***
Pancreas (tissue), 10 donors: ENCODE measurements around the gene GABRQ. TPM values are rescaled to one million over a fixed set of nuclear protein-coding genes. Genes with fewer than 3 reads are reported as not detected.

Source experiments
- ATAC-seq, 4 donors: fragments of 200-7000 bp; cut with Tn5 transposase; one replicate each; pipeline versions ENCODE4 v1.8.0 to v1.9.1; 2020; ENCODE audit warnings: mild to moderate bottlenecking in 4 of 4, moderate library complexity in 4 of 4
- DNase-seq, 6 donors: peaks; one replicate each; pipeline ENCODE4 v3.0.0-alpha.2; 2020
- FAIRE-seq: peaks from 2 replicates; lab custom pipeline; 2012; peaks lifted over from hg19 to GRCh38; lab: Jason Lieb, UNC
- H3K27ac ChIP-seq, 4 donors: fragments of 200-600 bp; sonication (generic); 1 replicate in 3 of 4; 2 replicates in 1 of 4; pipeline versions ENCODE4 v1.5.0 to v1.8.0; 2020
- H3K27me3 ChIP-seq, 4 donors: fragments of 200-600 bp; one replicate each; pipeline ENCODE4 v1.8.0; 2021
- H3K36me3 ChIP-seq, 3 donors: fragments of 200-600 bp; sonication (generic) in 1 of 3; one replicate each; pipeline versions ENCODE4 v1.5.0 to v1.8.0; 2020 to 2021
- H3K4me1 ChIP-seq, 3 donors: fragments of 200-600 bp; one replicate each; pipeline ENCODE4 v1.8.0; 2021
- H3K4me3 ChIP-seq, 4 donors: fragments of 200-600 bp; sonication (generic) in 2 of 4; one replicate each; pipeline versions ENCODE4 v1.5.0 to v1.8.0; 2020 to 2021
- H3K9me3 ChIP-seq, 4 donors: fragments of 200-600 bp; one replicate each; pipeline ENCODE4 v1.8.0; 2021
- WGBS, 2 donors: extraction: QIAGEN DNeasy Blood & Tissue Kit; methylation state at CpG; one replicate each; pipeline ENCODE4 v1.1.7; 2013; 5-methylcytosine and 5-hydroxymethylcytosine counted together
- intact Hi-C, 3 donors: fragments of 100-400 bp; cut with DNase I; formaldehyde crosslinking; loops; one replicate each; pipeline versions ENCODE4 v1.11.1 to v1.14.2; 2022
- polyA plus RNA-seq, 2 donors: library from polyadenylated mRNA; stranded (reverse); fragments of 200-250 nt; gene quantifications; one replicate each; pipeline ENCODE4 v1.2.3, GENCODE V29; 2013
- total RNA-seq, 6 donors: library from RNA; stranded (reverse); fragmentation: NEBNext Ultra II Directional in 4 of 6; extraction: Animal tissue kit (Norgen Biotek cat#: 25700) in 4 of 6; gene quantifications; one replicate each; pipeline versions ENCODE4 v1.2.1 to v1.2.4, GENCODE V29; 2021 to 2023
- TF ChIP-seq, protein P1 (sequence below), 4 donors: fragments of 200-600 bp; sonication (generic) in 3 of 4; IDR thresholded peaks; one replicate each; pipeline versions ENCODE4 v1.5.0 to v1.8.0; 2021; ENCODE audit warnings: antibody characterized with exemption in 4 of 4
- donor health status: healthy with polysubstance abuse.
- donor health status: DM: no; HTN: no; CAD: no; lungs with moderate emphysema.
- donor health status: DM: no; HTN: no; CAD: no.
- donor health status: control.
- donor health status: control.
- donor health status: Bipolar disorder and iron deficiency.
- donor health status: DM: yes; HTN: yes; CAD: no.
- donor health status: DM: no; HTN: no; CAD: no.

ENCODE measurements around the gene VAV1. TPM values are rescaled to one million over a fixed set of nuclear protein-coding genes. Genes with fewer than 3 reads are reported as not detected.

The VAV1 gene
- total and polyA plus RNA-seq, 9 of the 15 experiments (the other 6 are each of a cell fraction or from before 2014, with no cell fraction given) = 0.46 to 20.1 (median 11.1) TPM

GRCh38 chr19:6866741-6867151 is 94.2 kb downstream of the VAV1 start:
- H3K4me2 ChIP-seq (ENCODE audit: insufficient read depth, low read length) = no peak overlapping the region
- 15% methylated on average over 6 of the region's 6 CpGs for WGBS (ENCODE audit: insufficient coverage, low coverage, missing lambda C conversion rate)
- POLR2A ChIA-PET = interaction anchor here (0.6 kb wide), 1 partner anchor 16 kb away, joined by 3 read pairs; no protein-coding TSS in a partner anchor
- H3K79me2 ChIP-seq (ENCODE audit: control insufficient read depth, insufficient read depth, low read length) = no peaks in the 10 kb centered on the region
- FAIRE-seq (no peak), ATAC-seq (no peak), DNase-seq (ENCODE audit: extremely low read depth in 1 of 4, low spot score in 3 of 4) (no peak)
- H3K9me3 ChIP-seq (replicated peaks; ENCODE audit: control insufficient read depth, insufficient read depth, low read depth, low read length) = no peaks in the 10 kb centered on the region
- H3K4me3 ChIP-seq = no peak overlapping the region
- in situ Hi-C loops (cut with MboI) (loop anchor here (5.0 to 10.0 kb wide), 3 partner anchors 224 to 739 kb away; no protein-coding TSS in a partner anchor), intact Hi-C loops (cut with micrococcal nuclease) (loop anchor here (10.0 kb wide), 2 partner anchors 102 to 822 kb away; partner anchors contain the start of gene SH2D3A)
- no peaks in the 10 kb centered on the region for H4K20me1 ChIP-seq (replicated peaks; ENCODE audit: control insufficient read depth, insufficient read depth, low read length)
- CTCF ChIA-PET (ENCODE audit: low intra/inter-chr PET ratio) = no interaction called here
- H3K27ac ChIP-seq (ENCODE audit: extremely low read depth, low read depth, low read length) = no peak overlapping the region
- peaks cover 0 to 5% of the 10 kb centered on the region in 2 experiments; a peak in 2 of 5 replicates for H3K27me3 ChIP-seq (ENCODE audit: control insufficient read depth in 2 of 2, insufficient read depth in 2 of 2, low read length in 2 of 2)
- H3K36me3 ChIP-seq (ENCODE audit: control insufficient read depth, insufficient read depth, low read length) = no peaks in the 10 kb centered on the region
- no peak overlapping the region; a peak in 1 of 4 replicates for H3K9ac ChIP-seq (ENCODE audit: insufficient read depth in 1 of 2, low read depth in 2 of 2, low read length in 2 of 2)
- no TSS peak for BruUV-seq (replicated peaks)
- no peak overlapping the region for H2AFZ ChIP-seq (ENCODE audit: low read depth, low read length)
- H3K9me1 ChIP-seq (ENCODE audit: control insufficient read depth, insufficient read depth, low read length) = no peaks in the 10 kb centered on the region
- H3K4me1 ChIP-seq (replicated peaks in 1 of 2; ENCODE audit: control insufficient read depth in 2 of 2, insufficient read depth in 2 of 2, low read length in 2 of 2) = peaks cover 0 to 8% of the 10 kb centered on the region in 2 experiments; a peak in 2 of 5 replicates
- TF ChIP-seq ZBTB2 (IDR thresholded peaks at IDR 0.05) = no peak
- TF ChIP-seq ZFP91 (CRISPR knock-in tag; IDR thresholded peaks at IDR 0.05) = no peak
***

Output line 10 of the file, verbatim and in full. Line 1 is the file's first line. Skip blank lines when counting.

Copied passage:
- H3K4me3 ChIP-seq, 4 donors: fragments of 200-600 bp; sonication (generic) in 2 of 4; one replicate each; pipeline versions ENCODE4 v1.5.0 to v1.8.0; 2020 to 2021